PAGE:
Connee Boswell was one of the first female pop singers to change notes and rhythms in her treatment of a song.  This jazz technique created a different feeling from the stiff-music style so common up to that time.  "They Can't Take That Away from Me", "I Cover the Waterfront", "That Old Feeling" were among the seventy-five million records she sold before her death in 1976.


The Andrews Sisters

            The most popular female trio in the 1940s was comprised of sisters Patti, Maxine and LaVerne Andrews.  They left Minneapolis, Minnesota, in their teens, and hit the big time in New York with a recording of "Bei Mir Bist Du Schoen", a bouncy Yiddish folk song given new lyrics by Sammy Cahn.

            They went on to record many more giant hits, to appear in a half dozen movies, and to become the favorite vocal group of the American military forces during World War II.  They were frequent guests on the radio shows of Bob Hope, Bing Crosby, and others because of their exuberant delivery and smart musical arrangements.

            "Rhumboogie", "Booglie Wooglie Piggy", and "Boogie-Woogie Bugle Boy" caught the boogie-woogie fever sweeping America in the 1940s.  "Rum and Coca-Cola" (banned in Boston), "Pistol Packin' Mama", "I'll Be With You In Apple Blossom Time", and "The Beer Barrel Polka" earned the Andrews Sisters lasting fame and fortune.


The McGuire Sisters

            The McGuire Sisters – Chris, Dotty and Phyllis – sang for local hometown functions in Middletown, Ohio, and moved up quickly when they appeared on the national radio show, Arthur Godfrey's Talent Scouts.  Decca Records agent Milt Gabler signed them to a contract, and asked them to cover the Spaniels' "Goodnight, Sweetheart, Goodnight" and the Moonglows' "Sincerely".

            The group rapidly diversified and had great success with a series of film songs, including "Something's Gotta Give", the theme from the movie Picnic, and "Sugartime" (Hardy and Laing 1990, 508).  Through the 1950s, they had seventeen Top 40 hits.  Their nice blend and sweet style is remembered fondly by Americans who grew to maturity in the 1950s.

            When Chris and Dotty retired, Phyllis continued as a solo artist, appearing regularly in Las Vegas clubs in the 1970s.  She was Chicago mobster Sam Giancana's steady girlfriend for a long time, and when Sam was killed, she hired a twenty-four hour armed bodyguard for her personal safety and to watch over her enormous collection of priceless jewels.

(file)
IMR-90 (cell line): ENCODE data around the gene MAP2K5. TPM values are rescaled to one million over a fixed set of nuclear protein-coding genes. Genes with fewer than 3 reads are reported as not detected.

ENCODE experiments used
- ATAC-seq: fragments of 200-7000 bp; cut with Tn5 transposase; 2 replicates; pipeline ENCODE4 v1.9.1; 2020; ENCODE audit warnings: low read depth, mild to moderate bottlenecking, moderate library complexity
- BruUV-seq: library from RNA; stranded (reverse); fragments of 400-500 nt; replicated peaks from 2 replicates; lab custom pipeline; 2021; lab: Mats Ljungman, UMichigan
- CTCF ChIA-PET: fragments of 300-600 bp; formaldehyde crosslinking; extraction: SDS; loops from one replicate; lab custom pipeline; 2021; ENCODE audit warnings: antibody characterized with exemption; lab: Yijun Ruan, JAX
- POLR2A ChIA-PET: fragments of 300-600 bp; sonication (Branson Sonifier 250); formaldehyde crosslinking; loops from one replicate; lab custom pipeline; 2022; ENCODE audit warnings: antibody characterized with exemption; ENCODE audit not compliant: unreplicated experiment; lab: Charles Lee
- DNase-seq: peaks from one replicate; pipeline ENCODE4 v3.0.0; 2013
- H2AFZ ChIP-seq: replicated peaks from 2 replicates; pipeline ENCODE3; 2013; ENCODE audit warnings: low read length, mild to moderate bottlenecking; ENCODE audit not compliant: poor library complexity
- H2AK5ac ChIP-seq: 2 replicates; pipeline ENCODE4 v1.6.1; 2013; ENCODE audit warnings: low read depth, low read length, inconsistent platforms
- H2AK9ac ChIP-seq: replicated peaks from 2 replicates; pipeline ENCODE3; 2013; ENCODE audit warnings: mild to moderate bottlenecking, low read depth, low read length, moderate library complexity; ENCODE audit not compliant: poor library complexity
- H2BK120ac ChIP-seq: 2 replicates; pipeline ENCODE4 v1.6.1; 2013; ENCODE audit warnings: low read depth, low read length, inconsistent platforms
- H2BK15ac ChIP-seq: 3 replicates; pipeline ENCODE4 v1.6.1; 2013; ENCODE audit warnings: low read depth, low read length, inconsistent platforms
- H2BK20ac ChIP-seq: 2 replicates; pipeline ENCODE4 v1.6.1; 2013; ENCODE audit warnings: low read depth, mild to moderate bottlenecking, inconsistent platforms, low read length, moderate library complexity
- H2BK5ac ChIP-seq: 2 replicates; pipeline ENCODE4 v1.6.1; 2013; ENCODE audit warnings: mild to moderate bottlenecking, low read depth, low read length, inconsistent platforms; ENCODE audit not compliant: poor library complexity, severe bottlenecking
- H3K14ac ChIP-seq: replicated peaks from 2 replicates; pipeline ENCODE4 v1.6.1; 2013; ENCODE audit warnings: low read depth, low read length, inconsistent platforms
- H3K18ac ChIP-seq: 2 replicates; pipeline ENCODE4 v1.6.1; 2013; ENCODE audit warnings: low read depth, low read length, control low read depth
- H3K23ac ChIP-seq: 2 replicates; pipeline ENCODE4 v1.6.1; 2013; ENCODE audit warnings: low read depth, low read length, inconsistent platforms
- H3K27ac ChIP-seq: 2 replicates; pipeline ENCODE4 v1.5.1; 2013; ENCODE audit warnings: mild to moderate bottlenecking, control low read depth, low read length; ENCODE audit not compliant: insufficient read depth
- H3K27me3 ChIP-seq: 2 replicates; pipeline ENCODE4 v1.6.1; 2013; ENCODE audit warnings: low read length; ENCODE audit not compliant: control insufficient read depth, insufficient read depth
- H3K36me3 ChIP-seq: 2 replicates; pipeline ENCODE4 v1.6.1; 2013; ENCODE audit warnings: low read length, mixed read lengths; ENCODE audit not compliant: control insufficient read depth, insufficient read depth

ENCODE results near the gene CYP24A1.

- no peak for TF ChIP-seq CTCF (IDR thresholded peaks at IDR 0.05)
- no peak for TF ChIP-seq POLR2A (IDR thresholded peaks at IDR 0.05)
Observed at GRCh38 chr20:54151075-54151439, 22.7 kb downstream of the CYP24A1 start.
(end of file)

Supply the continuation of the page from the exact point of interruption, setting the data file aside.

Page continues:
From 1935 to 1959, the barometer of success for pop songs was a radio show called Your Hit Parade, sponsored by Lucky Strike cigarettes over the CBS network.  On Saturday nights, the top ten pop songs were performed by a staff of professionals.  Decisions as to which songs would appear were based on the number of performances the tunes had received that week over the radio, on jukeboxes, in sheet music and record sales, and among the dance bands around the country.

            The exact method of calculation was a carefully guarded secret, and was the work of the accounting firm Price, Waterhouse and Co.  Each Friday before the broadcast rehearsal, a Brinks armored truck collected information from several unidentified national locations and delivered it to the producers of the radio show.  The top three tunes were not even disclosed even to the singers until the last possible moment (Ewen 1979, 295).

            Many of the great pop standards appeared at one time or another on the show.  The all-time hit, appearing thirty-three times on the show, ten times in the first position, was Irving Berlin's "White Christmas".  Next, appearing thirty times, was "People Will Say We're In Love", from Rodgers and Hammerstein's Oklahoma.  Finally, appearing twenty-nine times, was "Harbor Lights", a 1937 English pop song by Kennedy and Grosz which captured America's fancy in the 1940s.


            There were many other fine pop singers and groups in the field, of course – Eddie Fisher, Vic Damone, Georgia Gibbs, Teresa Brewer, Johnny Mathis, Al Martino, Dick Haymes, and the King Sisters, the Four Aces, the Letterman, the Four Freshman, and hundreds more.

            By the end of the 1960s, though, pop singing had changed beyond recognition.  Your Hit Parade had already died a decade earlier because the traditional pop singers (Frank Sinatra, Doris Day, and the others) could not quite capture the style and spirit of the rock tunes that were sweeping the charts.  Besides, the fans didn't want to hear anyone else sing their favorite rock star's new hit.

            The industry had become so specialized and fragmented that there no longer was any single best pop tune of the week.  Rather, we now had a best rock tune, a best country tune, a best soul tune, and soon a best heavy metal tune, a best disco tune, a best adult contemporary tune, etc.

The age of traditional pop standards was all but gone.It's not surprising, though.Songs are symbolic expressions of the dreams and desire of a nation, and America was a decidedly different nation in the 1960s than it had previously been, with changes in business, science, and education, and with the changes that occurred because of the civil rights and women's movements and the onset of the Vietnam War.There are still a few acts these days that fit in the traditional pop singer mold, though – Harry Connick, Jr., and Michael Bublé, for instance.